Contact: Kathy DeAtley
Phone: (951) 827-3245
FAX:    (951) 827-4651
E-mail: kathleen.deatley@ucr.edu

Five war-warped souls cross time and space to retrieve the things their hearts follow, linking old with new, west with east, and man with man.

January 22, Thursday, 8:00 P.M.
January 23, Friday, 8:00 P.M.
January 24, Saturday, 2:30 P.M. Matinee
January 24, Saturday, 8:00 P.M.

ARTS Studio Theatre, ARTS 113

Tickets:  (951) 827-4331
Admission:   $14.00 General, $12.00  Students and Seniors
Parking:  $5.00 in Lot 1 (No fee with UC permit)
Information: (951) 827-3245

The Department of Theatre at the University of California, Riverside, is pleased to present IN THE HEART OF AMERICA by Naomi Wallace.

Angry about what had been done to Iraq in the Gulf War of 1991, playwright Naomi Wallace researched for two years before writing IN THE HEART OF AMERICA, exploring the interconnectedness of things: violence and politics, racism and war, class and desire. She was interested in the 'American way' of war, how language is used to inspire and underline aggression, how racism is used to dehumanize the 'enemy', how the language of war is made erotic and enticing. "War is, on one level, a simple question of how to best tear as many bodies apart in as little time as possible, and necessarily not about freedom and liberation," she wrote.

The centerpiece of the story is the buddy relationship between two American soldiers:  Appalacian-born Craver Perry and Palestinian-American Remzi Saboura, who understands the Israeli-Palestinian problem from a distance.  The two men bond in a way characteristic of soldiers, but their emotional relationship seamlessly blends into intimacy and frank homoeroticism, without ever being explicitly sexual. This is true emotional bonding at the deepest levels, with great tenderness and affection growing throughout the play.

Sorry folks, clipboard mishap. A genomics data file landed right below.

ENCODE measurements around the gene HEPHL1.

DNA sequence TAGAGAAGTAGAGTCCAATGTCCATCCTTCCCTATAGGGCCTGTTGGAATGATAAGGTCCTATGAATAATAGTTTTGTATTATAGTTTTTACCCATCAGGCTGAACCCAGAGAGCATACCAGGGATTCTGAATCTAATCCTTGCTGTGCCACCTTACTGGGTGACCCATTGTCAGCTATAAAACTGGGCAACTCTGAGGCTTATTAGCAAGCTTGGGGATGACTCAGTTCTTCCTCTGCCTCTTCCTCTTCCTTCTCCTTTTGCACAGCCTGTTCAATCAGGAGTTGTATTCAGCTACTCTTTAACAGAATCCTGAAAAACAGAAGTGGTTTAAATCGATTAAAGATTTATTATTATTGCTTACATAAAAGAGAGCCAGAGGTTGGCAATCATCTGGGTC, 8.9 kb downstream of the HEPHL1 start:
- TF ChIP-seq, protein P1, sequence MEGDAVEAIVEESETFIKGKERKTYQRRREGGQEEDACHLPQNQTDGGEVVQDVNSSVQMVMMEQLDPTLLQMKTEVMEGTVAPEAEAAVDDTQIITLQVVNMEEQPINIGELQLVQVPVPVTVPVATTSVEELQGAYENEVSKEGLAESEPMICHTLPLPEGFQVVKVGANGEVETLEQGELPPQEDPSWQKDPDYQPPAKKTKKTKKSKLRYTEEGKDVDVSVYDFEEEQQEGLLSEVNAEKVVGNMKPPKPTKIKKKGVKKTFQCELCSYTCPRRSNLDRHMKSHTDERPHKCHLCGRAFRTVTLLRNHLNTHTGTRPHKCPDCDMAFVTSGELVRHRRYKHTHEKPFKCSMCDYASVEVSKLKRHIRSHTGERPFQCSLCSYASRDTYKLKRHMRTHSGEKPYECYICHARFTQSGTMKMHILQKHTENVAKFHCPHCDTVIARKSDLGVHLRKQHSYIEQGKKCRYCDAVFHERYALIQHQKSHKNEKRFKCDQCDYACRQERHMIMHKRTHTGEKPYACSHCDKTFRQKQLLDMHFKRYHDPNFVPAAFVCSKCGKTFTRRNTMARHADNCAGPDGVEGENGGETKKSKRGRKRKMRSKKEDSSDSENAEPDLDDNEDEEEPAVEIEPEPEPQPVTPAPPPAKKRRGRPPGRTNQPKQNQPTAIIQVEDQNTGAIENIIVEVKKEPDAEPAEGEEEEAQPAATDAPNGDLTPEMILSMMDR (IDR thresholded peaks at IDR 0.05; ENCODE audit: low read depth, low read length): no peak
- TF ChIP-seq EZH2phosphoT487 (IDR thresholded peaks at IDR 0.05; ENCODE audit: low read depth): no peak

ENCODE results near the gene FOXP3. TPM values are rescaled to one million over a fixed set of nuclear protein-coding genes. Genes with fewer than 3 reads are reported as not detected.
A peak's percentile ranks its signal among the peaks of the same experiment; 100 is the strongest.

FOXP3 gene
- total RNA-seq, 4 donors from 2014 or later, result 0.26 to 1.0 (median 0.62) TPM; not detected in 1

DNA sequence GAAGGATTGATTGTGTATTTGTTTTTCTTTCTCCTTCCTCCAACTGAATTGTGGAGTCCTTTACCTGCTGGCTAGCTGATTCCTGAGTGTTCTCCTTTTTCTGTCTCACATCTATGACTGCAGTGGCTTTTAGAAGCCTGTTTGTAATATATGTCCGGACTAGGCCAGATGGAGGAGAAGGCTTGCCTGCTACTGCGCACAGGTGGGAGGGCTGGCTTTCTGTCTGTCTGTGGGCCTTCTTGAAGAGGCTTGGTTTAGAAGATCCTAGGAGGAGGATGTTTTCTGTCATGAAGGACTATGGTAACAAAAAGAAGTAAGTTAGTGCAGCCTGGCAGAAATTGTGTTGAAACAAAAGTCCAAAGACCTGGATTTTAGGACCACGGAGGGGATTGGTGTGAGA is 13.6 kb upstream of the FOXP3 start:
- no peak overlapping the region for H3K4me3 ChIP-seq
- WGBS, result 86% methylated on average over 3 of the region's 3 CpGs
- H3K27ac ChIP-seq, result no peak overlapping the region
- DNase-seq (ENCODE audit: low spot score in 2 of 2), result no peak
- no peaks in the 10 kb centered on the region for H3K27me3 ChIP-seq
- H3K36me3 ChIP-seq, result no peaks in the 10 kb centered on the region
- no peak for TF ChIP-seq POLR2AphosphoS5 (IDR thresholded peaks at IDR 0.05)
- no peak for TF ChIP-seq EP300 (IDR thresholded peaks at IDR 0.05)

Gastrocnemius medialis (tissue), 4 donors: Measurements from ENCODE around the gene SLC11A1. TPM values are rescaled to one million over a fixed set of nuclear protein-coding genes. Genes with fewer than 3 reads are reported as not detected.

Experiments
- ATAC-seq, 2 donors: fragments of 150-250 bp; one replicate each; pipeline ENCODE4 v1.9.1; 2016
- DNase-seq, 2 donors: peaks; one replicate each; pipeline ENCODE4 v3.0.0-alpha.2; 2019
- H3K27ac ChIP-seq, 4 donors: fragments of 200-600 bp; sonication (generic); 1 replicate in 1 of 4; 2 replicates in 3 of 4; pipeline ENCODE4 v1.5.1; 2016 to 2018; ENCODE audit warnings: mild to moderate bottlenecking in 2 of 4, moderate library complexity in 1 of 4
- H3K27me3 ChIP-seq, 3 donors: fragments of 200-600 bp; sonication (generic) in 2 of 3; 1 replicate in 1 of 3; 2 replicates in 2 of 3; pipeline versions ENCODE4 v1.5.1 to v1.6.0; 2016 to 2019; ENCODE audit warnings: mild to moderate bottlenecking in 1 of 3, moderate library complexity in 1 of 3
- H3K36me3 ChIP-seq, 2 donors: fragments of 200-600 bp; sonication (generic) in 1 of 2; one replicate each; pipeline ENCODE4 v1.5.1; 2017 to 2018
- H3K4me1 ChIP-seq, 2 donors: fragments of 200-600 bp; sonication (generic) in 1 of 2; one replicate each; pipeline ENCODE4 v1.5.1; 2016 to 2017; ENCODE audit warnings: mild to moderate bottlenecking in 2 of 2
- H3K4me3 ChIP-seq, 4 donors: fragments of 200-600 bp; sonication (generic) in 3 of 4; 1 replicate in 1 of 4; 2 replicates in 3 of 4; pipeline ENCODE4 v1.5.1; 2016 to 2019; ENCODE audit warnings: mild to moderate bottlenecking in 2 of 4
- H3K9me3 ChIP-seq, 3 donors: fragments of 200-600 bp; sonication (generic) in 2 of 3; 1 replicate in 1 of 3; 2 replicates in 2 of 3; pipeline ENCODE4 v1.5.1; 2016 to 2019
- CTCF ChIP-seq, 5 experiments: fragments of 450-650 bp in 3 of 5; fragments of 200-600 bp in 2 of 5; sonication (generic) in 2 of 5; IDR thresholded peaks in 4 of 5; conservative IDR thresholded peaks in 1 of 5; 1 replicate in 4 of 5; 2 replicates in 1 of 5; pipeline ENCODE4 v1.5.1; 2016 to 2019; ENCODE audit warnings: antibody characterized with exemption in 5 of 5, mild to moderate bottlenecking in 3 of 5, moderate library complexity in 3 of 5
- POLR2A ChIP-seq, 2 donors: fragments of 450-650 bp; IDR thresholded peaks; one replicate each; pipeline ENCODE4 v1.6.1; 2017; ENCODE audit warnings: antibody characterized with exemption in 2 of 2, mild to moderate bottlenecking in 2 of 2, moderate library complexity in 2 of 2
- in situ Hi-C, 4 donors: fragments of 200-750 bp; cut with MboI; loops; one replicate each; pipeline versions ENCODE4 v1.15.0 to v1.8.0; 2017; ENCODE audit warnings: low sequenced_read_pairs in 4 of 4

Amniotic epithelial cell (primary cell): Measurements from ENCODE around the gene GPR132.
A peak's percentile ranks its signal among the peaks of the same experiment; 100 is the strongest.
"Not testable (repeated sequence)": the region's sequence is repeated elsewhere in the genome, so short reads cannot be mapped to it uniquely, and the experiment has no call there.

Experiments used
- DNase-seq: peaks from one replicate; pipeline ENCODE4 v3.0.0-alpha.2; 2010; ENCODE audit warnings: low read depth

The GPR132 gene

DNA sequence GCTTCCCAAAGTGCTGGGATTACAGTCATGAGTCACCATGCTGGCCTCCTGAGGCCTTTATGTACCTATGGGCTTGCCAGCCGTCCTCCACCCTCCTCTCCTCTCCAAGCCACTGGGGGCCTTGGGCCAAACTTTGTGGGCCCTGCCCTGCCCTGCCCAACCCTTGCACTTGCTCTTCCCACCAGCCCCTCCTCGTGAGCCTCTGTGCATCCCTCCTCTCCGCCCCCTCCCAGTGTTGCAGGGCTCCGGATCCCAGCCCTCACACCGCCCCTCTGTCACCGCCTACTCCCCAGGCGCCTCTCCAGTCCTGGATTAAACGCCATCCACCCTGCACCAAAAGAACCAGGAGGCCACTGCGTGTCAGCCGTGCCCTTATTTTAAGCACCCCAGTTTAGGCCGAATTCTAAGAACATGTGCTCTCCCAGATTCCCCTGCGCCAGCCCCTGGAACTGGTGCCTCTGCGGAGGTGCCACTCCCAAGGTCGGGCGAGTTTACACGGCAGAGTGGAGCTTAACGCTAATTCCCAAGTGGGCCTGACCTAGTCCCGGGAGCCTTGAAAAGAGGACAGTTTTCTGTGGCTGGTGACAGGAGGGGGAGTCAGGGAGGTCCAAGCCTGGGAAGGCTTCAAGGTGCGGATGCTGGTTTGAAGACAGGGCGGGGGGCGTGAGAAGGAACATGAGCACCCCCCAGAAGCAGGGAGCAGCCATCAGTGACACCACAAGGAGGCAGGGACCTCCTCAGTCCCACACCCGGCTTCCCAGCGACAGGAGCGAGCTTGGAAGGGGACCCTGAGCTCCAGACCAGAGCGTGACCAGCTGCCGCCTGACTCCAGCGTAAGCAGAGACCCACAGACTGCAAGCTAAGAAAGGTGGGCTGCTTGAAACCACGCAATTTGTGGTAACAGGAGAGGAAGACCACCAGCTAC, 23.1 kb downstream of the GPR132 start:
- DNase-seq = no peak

Many  immigrants from the Muslim world are conflicted by their desire to become assimilated Americans while retaining their cultural identity.  These issues are heightened as the United States becomes increasingly anti-Muslim.  While the play deals with Remzi's wish to 'become an American', it is also about the irony that becoming American means killing other Arabs-other people who are not white. Wallace writes, "We live today in a virulently racist culture, and Muslims are receiving much of the worst this. But this is not happening in a vacuum. There are many progressive anti-war and anti-racist forces aligning themselves against these forces. I don't know what I would write if I wrote this play today."

Naomi Wallace (Playwright, 1960-) is a playwright, screenwriter and poet from Prospect, Kentucky. Her plays include: In The Heart of America, One Flea Spare, Slaughter City, The Trestle at Pope Lick Creek, The Girl Who Fell Through a Hole in Her Jumper (with Bruce E. J. McLeod), The War Boys, Things of Dry Hours, Birdy (an adaptation of William Wharton's novel), The Fever Chart: Three Visions of the Middle East, Twenty One Positions: A Cartographic Dream of the Middle East, (co-written with Lisa Schlesinger and AbdelFattah Abu Srour) and The Hard Weather Boating Party.  She wrote the award-winning film Lawn Dogs, and her new film, The War Boys, co-written with Bruce McLeod, will be released in 2009.

Wallace received a Bachelor of Arts degree from Hampshire College and completed graduate studies at the University of Iowa. Wallace's work has been produced in the United Kingdom, Europe, the United States and the Middle East.  Her work has received the Susan Smith Blackburn Prize, the Kesselring Prize, the Fellowship of Southern Writers Drama Award and an Obie. She is also the 1999 recipient of the MacArthur Fellowship in Playwriting. Wallace is a dedicated advocate for justice and human rights in the U.S. and abroad, and for Palestinian rights in the Middle East.